26 February 2021
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Monday, 15 February 2016 01:01




Iraq is facing perhaps the deepest crisis in its history. Daesh has seized a significant part of Iraqi territory and meanwhile Iran is using the excuse of fighting a war against terrorism to extend its meddling inside Iraq, commanding and funding dozens of brutal Shi’ia militias that are butchering the civilian Sunni population at will, marginalising the Sunnis and driving them into the arms of Daesh. The West is aiding and abetting Iran by providing air strikes against supposed Daesh targets. In the north, the Kurds continue to provide a formidable counterbalance against Daesh, but the current crisis has increased their desire for autonomy. Iraq could now face being divided into three distinctive zones involving Kurds, Shi’ia and Sunni. After more than 500 days in office, Haider al-Abadi has done little to reassert the authority of the Iraqi government and to restore justice and inclusivity in Iraqi society. There are on-going widespread protests throughout Iraq, but the serial violation of human rights and the arbitrary use of detention, torture and execution continue apace, with Iraq also now listed as the most corrupt country in the Middle East. The biggest problem for Iraq is Iran. They are certainly not part of the solution. This fact has to be recognised by the UN Security Council who must insist on a wide range of immediate reforms, which essentially must include the banning of the Shi’ia militias and the eviction of Iran from Iraq. The UN Security Council must also take decisive action to provide immediate protection for the 2000 refugees trapped in Camp Liberty, with a major effort to airlift all of them to countries of safety without further delay.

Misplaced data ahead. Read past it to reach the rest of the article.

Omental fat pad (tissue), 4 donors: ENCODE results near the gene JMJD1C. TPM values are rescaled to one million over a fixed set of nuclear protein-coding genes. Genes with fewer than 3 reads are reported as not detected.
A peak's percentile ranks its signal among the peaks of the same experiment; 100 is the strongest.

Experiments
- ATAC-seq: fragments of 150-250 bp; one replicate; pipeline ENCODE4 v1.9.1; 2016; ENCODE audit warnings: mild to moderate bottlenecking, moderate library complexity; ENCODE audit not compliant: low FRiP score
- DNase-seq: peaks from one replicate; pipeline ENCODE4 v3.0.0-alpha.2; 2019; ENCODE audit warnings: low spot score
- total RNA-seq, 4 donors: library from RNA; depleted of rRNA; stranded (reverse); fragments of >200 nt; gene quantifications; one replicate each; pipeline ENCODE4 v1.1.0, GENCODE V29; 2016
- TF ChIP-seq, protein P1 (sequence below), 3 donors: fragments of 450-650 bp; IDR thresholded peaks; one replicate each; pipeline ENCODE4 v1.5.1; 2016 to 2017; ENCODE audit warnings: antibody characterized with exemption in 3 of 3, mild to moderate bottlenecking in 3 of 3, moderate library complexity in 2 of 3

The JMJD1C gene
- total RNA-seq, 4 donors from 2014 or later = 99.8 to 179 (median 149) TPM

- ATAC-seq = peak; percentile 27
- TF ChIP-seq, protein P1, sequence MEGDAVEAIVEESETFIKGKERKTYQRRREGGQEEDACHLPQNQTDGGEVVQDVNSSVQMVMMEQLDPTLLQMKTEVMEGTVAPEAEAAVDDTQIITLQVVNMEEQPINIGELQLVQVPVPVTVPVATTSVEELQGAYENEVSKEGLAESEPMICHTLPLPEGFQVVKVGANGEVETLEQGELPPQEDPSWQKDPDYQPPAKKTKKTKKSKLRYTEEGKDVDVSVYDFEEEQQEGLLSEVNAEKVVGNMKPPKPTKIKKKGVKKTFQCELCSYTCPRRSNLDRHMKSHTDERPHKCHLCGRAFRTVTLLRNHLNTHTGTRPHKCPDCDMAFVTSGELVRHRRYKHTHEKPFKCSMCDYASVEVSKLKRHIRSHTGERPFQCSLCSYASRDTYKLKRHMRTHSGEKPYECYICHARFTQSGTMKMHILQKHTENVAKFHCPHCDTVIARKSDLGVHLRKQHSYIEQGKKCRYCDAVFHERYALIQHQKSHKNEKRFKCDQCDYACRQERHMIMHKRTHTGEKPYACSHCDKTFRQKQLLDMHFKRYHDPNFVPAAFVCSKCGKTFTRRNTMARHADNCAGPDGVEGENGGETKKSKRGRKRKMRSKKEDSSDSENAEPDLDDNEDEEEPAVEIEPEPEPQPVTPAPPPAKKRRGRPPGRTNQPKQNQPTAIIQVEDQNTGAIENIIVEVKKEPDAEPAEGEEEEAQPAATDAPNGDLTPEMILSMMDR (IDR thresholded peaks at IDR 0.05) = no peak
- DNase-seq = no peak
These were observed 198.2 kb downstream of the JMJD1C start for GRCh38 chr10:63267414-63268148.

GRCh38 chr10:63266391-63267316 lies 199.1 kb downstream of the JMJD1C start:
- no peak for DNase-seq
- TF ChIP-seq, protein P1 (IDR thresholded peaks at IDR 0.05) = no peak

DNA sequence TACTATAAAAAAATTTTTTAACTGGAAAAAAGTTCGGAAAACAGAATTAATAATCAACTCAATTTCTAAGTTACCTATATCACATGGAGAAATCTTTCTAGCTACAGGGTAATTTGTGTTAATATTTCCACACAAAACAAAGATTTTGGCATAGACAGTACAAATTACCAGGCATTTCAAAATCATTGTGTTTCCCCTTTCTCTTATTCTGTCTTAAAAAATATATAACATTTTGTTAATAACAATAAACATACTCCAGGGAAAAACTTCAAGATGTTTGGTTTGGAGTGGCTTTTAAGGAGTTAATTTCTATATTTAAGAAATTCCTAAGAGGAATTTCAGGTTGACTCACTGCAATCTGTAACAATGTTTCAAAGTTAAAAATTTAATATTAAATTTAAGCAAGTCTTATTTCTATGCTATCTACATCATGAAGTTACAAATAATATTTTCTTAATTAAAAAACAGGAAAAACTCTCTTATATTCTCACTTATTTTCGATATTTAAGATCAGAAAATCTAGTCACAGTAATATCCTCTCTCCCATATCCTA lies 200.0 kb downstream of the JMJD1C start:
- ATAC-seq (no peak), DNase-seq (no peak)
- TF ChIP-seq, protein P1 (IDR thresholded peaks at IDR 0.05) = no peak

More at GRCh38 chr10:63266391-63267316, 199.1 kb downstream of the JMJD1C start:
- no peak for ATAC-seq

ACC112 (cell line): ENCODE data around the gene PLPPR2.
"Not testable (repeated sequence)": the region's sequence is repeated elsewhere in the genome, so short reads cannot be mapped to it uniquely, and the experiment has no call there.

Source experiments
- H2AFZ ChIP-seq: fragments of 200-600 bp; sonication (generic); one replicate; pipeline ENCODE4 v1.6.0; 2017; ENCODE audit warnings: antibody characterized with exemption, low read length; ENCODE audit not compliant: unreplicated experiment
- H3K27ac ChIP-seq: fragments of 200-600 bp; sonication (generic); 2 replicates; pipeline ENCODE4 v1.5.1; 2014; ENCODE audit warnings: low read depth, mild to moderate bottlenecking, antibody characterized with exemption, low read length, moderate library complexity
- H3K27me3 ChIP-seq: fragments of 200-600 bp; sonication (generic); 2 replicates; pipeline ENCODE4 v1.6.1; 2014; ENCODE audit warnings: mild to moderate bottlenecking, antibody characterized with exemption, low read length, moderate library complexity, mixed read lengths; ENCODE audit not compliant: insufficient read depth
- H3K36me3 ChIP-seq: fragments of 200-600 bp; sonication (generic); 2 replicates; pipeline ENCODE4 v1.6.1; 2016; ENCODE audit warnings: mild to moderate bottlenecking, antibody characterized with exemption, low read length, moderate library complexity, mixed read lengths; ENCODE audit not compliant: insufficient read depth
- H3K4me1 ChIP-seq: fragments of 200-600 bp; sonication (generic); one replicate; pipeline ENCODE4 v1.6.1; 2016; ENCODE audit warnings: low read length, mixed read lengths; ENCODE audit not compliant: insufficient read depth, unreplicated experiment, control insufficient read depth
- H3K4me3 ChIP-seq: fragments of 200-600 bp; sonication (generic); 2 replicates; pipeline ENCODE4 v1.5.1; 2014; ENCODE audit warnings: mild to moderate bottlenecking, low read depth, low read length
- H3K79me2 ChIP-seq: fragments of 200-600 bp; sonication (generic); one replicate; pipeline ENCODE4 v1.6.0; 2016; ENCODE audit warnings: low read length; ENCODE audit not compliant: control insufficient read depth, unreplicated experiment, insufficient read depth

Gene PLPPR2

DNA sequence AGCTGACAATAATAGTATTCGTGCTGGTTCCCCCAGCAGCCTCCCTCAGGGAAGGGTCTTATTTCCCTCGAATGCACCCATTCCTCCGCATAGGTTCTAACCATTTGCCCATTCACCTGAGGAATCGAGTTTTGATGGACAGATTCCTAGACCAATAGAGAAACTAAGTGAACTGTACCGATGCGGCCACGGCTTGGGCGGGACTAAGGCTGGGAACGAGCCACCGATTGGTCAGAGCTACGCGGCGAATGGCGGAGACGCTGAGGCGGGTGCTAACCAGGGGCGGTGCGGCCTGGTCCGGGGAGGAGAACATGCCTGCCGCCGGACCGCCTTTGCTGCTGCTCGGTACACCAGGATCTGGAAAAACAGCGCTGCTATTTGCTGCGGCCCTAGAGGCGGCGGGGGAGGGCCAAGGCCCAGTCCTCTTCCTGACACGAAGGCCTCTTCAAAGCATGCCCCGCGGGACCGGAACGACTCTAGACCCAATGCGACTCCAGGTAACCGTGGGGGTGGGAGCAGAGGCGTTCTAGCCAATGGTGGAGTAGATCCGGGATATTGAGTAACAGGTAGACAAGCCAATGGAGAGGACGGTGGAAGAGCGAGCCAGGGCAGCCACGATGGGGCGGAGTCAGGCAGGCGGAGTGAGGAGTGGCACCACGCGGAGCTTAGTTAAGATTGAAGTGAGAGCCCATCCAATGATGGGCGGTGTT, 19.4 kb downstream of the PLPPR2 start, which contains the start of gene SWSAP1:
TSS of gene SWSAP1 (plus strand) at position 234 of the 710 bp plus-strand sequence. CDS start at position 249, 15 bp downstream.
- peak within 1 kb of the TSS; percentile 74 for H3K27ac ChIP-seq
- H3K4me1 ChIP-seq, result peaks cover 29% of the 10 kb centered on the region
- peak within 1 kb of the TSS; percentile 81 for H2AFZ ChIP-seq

1. Often referred to as ‘the cradle of civilisation,’ today, Iraq has become the graveyard of civilisation. More than five hundred days after he took office, Haider al-Abadi now presides over the smouldering wreckage of a once thriving nation. Abadi succeeded the deeply unpopular and sectarian Nouri al-Maliki. Maliki gave free rein to the Iranian-led Shi’ia militias, as a vehicle for ruthlessly enforcing his merciless "iron fist" genocidal policy of indiscriminate bombing, shelling, arbitrary arrests, torture and mass executions of innocent Sunni civilians. The sectarian divide fomented by Maliki opened the door for Daesh, who quickly consolidated their gains by grabbing a significant part of Iraqi territory, including the major cities of Fallujah, Ramadi, Tikrit and Iraq’s second city Mosul.

2. The Iraqi military, shattered by corruption under Maliki, has proved to be uselessly inept in the face of attacks by Daesh. When a relatively small force of Daesh jihadists advanced on Mosul, a city of two and a half million people protected by a vast Iraqi army garrison, the Iraqi commanding general panicked and the military simply fled, abandoning a huge arsenal of modern US weaponry. Daesh still controls the city. Meanwhile Abadi has had to rely on American airstrikes and Iranian-led Shi’ia militias to recapture parts of Diyala, Salahaddin and Anbar provinces, with these once great conurbations being reduced to rubble in the process, their largely Sunni populace murdered or displaced.

3. Indeed Iran is using the excuse of waging war on terror and the convenient fight against Daesh, to consolidate its position in Iraq and to reinforce its control of Abadi, as it did during the Maliki era. Iran is enthusiastically behind the ethnic cleansing of the Sunni population and the destruction of Sunni mosques and businesses in Iraq, driving more and more Sunnis to supporting Daesh as the least bad option. The mass killings of the Sunnis in the city of Meghdadiya in Diyala in recent weeks by Iranian backed militias, together with America’s silence and failure to censure the Abadi government, have very much benefitted Daesh.